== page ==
Earth Day Is a Reminder of How Creation Care Can End Hunger

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By Isabel Vander Molen

Earth Day– April 22—is a day to mobilize people around the world to pursue environmental justice on behalf of all creation. Bread for the World has emphasized that healthy food systems are essential to ending hunger. In turn, strong food systems depend on the well-being of the Earth, its inhabitants, and its environment and climate.

Yet problems within food systems are the main cause of biodiversity loss. Food systems are also a significant cause of pollution and resource degradation, both of which accelerate climate change. Transforming food systems is a key part of meeting three important goals: protecting the planet, improving people’s nutrition, and ending hunger.  To end hunger caused by climate change, U.S. and global leaders must take action to improve food systems and accelerate their environmental stewardship efforts. 

Worldwide, food systems are responsible for 70 percent of all biodiversity loss on land. This is because most large-scale farming operations practice monocropping – the practice of repeatedly planting just one type of crop per season—so that the natural plant and animal variety in a given area is replaced by a single homogenous group. Out of the thousands of edible plant varieties on the planet, just 10 crops provide 83 percent of all harvested food calories.

These commodity crops include corn, soy, and wheat. Most of what is grown is used in the industrial, export, or processing sectors and as animal feed, rather than going directly to feed people—and the share of land used to grow crops directly for human consumption is decreasing. While animal-based foods can be valuable sources of protein, the growing demand for them has made the agriculture and livestock sector the main cause of deforestation. This sector is also the source of 26 percent of the greenhouse gas emissions produced by the food system. 

Commodity crops also have implications for human nutrition. Because they are grown in such large quantities, they are the most readily available and least expensive foods. They are usually high in calories and low in nutritional content. Thus, nutritious foods become an unaffordable luxury for many families. There is a clear link related to overproduction of less nutritious crops, lower prices for meat and for foods made from these crops, and their overconsumption, which is associated with higher risks of diabetes and cardiovascular disease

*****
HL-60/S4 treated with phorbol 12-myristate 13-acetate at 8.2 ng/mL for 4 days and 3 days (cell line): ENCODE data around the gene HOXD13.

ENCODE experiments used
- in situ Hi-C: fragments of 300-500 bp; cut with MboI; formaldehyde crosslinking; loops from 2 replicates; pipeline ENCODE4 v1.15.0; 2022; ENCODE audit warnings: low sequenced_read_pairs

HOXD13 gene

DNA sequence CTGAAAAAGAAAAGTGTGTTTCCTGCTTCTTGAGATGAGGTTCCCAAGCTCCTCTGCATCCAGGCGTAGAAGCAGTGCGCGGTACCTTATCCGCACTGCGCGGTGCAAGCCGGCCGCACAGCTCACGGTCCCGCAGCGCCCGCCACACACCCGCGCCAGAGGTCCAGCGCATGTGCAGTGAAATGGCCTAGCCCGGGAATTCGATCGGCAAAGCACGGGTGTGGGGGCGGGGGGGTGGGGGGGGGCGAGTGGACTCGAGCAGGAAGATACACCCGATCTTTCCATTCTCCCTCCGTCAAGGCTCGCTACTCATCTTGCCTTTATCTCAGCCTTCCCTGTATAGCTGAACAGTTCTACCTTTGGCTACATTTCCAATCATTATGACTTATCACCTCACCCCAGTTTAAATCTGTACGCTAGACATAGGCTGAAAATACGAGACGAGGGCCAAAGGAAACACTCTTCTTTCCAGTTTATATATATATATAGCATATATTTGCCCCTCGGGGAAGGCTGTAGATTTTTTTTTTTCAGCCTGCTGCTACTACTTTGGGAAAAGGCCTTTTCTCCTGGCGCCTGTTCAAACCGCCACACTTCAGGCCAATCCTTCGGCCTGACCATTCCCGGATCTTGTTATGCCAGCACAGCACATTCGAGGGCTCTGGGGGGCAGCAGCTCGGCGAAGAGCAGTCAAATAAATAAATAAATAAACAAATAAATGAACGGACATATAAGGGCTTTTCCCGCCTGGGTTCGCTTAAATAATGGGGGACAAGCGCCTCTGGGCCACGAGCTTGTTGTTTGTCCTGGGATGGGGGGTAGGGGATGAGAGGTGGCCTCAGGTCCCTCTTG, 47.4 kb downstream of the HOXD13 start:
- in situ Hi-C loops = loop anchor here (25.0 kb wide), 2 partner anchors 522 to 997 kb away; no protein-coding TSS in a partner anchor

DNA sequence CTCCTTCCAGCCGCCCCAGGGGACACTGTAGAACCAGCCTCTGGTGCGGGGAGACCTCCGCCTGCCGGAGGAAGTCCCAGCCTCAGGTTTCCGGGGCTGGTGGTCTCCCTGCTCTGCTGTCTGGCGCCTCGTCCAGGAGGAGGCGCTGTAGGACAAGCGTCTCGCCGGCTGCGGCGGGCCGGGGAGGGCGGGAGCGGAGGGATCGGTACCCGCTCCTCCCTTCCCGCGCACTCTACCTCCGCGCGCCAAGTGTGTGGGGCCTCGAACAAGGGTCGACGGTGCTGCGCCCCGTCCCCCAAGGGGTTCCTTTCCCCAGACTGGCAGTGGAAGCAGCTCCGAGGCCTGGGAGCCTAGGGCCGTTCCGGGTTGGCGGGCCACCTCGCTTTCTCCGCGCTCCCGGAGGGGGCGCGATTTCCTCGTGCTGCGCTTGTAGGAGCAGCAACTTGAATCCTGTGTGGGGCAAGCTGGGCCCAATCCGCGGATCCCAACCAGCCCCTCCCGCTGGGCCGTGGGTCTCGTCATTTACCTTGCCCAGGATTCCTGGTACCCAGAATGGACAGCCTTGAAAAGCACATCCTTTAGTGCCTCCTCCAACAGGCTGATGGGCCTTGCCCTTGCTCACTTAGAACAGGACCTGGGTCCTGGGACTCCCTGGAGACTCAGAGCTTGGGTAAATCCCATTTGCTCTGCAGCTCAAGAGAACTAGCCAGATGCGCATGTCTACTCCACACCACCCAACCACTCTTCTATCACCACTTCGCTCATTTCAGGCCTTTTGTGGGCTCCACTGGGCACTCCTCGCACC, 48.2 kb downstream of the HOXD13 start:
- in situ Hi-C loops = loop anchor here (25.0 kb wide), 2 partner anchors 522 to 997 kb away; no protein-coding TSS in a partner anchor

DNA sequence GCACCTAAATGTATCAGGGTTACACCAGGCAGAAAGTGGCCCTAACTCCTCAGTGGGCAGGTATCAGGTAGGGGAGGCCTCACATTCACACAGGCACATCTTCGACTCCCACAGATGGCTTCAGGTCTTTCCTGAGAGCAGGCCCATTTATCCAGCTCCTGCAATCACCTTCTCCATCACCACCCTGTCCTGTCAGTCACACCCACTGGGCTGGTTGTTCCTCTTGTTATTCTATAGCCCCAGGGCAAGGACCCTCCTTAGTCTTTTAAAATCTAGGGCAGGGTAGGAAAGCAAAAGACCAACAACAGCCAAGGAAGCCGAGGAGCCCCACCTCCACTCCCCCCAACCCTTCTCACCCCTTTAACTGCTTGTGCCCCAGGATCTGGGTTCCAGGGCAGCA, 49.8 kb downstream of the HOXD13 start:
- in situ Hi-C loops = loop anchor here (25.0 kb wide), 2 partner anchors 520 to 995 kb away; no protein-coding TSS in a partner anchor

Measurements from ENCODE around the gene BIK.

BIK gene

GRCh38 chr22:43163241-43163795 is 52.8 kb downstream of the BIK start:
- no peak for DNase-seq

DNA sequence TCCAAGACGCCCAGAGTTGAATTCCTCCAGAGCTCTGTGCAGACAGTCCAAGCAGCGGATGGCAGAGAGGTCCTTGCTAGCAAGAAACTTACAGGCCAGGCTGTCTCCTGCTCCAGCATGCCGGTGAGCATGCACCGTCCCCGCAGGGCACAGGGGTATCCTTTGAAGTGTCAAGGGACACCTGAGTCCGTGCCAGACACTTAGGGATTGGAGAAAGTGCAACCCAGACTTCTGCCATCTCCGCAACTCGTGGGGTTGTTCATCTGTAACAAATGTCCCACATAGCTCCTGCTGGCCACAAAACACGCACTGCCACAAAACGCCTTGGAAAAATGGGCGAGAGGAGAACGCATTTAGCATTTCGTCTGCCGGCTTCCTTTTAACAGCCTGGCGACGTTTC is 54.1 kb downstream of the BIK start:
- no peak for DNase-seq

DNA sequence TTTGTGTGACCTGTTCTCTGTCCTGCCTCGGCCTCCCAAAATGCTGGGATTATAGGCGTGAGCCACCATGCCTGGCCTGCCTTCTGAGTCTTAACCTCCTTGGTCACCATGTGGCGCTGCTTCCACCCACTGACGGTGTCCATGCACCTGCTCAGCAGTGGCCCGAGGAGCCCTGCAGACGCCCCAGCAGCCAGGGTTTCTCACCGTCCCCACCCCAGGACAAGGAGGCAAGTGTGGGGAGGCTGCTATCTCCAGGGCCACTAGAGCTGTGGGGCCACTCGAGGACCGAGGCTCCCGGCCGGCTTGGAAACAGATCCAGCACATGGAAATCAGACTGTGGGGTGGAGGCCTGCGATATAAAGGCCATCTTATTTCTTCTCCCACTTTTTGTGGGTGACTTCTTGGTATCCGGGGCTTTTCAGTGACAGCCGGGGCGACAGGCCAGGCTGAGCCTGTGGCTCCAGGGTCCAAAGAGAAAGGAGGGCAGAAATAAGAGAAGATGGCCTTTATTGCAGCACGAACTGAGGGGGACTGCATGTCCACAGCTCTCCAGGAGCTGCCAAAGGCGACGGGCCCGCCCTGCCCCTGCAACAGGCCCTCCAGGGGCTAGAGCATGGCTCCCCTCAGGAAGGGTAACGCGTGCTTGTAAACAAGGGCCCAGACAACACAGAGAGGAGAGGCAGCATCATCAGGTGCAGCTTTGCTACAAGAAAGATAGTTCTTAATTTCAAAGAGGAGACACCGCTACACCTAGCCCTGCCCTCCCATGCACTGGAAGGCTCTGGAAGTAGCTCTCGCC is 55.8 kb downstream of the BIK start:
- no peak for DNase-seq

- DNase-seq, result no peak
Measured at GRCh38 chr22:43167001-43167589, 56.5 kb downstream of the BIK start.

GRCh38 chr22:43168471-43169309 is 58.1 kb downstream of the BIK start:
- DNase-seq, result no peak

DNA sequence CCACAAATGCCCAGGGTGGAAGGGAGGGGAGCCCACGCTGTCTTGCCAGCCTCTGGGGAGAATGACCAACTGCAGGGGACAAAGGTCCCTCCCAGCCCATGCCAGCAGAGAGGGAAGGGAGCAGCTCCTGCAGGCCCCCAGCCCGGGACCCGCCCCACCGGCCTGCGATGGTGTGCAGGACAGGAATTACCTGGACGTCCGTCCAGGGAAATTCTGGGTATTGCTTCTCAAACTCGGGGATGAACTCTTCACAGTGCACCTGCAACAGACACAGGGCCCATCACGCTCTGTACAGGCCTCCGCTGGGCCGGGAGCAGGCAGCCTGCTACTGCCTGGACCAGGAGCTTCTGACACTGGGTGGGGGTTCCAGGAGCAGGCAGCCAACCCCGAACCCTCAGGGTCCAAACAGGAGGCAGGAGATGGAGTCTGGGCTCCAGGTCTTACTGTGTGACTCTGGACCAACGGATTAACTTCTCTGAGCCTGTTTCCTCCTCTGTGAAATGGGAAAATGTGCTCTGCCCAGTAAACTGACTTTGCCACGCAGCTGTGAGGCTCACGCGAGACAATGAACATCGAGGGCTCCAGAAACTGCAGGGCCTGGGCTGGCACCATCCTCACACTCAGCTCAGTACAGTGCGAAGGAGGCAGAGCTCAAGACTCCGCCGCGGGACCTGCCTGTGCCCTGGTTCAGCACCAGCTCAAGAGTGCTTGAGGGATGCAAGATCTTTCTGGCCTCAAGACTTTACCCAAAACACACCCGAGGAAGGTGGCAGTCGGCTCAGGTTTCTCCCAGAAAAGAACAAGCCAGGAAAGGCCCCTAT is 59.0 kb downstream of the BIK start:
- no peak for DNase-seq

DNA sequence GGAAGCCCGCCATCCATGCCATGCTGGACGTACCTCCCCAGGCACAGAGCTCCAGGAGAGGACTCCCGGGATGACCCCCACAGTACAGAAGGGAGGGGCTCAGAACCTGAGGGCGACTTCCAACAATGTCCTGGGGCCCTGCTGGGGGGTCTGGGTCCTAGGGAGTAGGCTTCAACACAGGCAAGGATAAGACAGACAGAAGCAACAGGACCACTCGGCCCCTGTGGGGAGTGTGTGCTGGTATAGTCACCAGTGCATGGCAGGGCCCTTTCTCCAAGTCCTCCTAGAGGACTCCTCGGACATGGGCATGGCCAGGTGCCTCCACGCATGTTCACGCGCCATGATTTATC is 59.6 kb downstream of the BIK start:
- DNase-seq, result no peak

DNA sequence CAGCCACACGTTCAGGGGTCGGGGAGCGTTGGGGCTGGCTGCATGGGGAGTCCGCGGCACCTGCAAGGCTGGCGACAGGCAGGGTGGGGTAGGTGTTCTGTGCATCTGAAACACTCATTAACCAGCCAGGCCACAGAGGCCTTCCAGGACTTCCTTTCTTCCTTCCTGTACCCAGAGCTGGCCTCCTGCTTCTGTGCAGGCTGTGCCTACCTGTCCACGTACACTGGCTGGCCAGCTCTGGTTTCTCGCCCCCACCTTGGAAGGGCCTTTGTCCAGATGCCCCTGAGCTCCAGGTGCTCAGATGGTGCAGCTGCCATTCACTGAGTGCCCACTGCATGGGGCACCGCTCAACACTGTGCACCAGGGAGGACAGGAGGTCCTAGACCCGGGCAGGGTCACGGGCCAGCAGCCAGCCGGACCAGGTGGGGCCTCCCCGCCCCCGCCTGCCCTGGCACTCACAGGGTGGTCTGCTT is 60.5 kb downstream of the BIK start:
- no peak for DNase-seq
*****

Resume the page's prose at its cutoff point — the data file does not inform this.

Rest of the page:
Commodity and monocrop-based food systems contribute to environmental degradation and climate change. Diverse and healthy ecosystems provide a sustainable landscape for farming by filtering freshwater, replenishing soil nutrients, and pollinating a variety of plants. However, commodity-driven and monocrop farming reduce the effectiveness of the many roles played by healthy ecosystems in maintaining conditions necessary for farming, such as revitalizing the fertility of the soil.

Additionally, farmers begin to rely more heavily on stronger pesticides, fertilizers, and industrial inputs to keep their businesses and crops afloat. These inputs contribute to further air and water pollution, other forms of damage to resources, and overall ecosystem fragility. It is therefore important to support improvements in food systems that will align them with nutritional and ecological wellness goals, so that all components reinforce each other. 

Empowering farmers to diversify their businesses by investing in different types of crops and farming methods that complement and work well with natural ecosystems is critical to delivering the best nutritional outcomes and choices for consumers. It is also crucial to ensure that farms and agribusinesses can continue to operate even during a crisis caused by climate change, resource shortages, or other problems. A U.N. Food and Agriculture Organization report on reaching zero hunger while limiting global warming to 1.5 degrees Celsius recommends that governments adjust crop subsidies and food taxes so that producers and consumers are encouraged to grow and eat more foods that are nutritious and good for the environment but not yet grown in large quantities. 

Similarly, the 5th National Climate Assessment, a study of climate change impacts in the United States, recommends diversifying diets to include more produce and nutrient-rich foods to meet national food security, health, and climate goals. These changes could be facilitated by policies in the U.S. farm bill, which governs much of federal food and farm policy.

Adapting farming techniques is just one component of ensuring that food systems are healthy for people and the environment, but it is an essential one. Other important steps to ending hunger include boosting farmers’ access to markets, improving purchasing decisions, and raising consumer awareness. 

Caring for creation means caring for all of creation—human, animal, and plant. The benefits of doing so stem from the fact that their interconnections are symbiotic. Taking actions to make our food systems more biodiverse and to prevent further degradation of resources will ultimately enable our food systems to improve the condition of natural ecosystems and expand people’s access to nutritious foods.

 Isabel Vander Molen is a climate-hunger fellow, Policy and Research Institute, with Bread for the World.

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